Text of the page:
Susan Gott walks just a few steps from her quaint back porch in the heart of Seminole Heights to a guest house-turned studio behind her house. As she opens a pair of French doors, the last 30 years of her life are represented through various pieces of fine glass art. On one side sit the glassware castings that have made her career as a successful artist a possibility, on the other, glass blown masterpieces that reflect her fascination with mythological imagery and symbolism.
Gott strolls casually through the room, encountering work that stirs a deep inner attachment to her subconscious. Each piece is a testament to her evolution as an artist and homage to her commitment to originality. The Tampa artist is a rare breed, a combination of creative, businesswoman, teacher, mother and spiritual thinker. She has built a unique and carefully crafted brand of glass art that mirrors her contemplative personality.
Gott is a local treasure and an example of what an artist can achieve right here in Tampa Bay. She could have gone to teach at Corning Glass full time or left for a bigger city, but instead she’s made Tampa the backdrop for her national success. At Phoenix Glass Studio, she has produced miraculous figurative glass sculptures and motifs that can be found all across the Bay area.
If you’ve ever sat outside at the Port of Tampa Library or looked around the University Area Transit Center, you’ve probably experienced one of her pieces without knowing it. Gott’s art embodies more than just emotion. Her curiosity of the spiritual realm and fascination with ancient myths and artifacts is represented throughout her castings. More impressive, her imagination is natural and her love of art is primitive, born from an instinct to craft the images in her mind into a reality.
“I’ve been an artist all my life regardless of whether it was painting, printmaking or whatever,” she says. “Creativity is an ongoing process. It just happens, it doesn’t drive me. It’s a part of who I am. This hasn’t been a job for me, it’s been a way of life.”
Growing up in the Blue Ridge Mountains of Virginia, Gott was a natural artist from an early age. Over the years, her craft has morphed from painting, sculpting and printmaking, to stained glass and eventually a form of glass casting that has brought her recognition from renowned glass art publications, and won her numerous public art commissions, such as the recent Zack Street Art Project in downtown Tampa.
Gott has been based in Tampa since the 1980s. After majoring in glass as an undergrad and receiving a master’s degree in glass art from Kent State, in 1992 she went solo, creating her own equipment and designing her own studio. She says she has always been inspired by the area’s flourishing art scene. Sitting in her studio, she recollects those early days of her glass career and how the local scene has since sprawled across Tampa Bay. It took just over a year for Phoenix Glass Studio to become the embodiment of that education and the base of operations for what has become more than one career.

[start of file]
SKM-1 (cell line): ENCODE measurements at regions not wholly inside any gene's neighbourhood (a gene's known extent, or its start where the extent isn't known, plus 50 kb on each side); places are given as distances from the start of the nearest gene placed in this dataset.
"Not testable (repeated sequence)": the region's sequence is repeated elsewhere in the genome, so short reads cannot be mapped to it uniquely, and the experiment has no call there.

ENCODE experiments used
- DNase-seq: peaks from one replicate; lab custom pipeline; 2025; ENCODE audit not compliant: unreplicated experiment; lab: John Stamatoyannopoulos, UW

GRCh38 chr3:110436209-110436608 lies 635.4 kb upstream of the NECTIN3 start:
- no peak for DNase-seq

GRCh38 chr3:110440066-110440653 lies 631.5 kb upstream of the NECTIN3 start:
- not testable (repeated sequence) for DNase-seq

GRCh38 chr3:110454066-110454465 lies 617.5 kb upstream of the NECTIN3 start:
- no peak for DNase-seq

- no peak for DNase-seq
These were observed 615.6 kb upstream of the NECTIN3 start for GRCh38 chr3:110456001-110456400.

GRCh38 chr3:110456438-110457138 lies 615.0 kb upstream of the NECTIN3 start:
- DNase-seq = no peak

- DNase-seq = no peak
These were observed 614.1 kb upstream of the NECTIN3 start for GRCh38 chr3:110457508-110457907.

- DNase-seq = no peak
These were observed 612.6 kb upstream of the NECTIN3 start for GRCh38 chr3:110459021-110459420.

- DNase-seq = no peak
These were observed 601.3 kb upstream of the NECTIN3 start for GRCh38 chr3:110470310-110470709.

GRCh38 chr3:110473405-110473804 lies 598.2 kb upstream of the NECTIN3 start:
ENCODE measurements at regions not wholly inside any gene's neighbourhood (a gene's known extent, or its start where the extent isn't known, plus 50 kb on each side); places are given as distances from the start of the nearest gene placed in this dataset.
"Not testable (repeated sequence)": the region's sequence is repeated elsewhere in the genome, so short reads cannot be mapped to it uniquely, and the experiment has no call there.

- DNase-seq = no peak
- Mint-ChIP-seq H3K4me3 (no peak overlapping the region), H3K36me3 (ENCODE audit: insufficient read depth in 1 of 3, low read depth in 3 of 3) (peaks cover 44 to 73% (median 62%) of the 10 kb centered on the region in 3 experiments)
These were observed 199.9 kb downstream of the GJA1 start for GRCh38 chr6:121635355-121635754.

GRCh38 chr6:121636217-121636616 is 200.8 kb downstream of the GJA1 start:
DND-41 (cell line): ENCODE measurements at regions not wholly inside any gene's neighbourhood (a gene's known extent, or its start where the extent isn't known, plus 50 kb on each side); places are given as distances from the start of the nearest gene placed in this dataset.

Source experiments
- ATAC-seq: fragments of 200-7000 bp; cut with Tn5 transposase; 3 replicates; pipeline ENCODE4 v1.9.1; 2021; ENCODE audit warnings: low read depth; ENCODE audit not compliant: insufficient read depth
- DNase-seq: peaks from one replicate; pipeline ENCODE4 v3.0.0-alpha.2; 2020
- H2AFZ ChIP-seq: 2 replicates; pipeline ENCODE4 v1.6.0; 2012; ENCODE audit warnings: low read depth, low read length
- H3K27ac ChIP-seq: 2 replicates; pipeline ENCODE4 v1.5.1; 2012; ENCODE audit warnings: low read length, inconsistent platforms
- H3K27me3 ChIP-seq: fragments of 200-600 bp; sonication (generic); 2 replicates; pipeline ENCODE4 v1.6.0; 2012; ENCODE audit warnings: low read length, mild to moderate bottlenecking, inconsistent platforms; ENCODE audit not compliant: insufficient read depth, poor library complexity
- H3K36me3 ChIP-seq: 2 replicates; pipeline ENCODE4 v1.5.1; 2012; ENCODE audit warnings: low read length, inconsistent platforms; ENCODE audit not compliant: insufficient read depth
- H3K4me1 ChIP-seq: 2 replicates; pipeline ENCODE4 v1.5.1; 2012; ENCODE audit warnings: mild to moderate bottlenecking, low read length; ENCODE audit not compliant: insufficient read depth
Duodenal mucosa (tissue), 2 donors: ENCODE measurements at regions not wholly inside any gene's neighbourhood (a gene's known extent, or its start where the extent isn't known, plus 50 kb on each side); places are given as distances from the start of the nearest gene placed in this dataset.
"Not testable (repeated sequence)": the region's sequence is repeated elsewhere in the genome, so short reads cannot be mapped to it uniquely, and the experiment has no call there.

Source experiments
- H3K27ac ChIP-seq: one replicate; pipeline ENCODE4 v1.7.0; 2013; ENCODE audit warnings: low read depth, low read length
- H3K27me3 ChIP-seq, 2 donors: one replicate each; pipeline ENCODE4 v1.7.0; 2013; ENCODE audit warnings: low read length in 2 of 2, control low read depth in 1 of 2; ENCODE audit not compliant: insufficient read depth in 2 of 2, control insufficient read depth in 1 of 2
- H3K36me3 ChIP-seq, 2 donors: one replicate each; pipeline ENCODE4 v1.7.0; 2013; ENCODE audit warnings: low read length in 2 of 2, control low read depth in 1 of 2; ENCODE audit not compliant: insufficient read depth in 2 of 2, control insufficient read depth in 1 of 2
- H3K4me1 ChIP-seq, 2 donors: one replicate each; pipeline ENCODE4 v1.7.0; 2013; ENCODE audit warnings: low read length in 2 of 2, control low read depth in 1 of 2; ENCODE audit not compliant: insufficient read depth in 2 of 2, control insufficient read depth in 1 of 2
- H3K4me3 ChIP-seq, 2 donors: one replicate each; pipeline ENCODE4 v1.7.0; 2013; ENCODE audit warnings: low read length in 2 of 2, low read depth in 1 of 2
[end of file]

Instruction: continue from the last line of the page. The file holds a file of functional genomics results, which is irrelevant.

“I have about 20 different employees and they are all named Susan,” Gott says candidly. “I built this studio myself from the ground up. From making the parts for the oven to setting up the space the way you see it, handling shipping, taking orders, keeping the books, marketing the products, handling the grinding and polishing and blowing or casting glass. I do it myself.”
In a world where the success rate for a glass artist is low, Gott isn’t far from an elite name. Her work has been displayed all over the world, from the offices of Raymond James Financial and the Disney Corporate Collection in Orlando, to the Polk Museum of Art and the Cafesjian Museum in Armenia.
Blowing glass is physically demanding and dangerous. To successfully cast glass, Gott completes a mold by digging a shape into sand in which she presses molten glass that comes out of her kiln at 2,300°F. The glass is manipulated with powders to create its character colors or symbols and pressed to create impressions before it cools. As it does, the cast used to make it is destroyed, making each piece unique to itself. After it’s ground and polished, the surface of the piece is enhanced with etchings or materials, such as enamels, copper, gold leaf and patinas.
“It’s the casting in particular that has made me different,” she says. “Each of those pieces is special and it’s funny because people always want to know how long a piece takes to make. There is no set time and in reality, each piece has taken a lifetime to make, because it took years of experience before I understood how to do that.”
Susan Gott’s body of work includes both museum pieces and public art projects that include All Children’s Hospital and St. Petersburg City Hall. Her art is available for purchase through select galleries around the country, as well as Phoenix Glass Studio, located at 811 E. Knollwood St., Tampa, FL 33604, and online at gottglass.com. For more information, call 813.237.3473.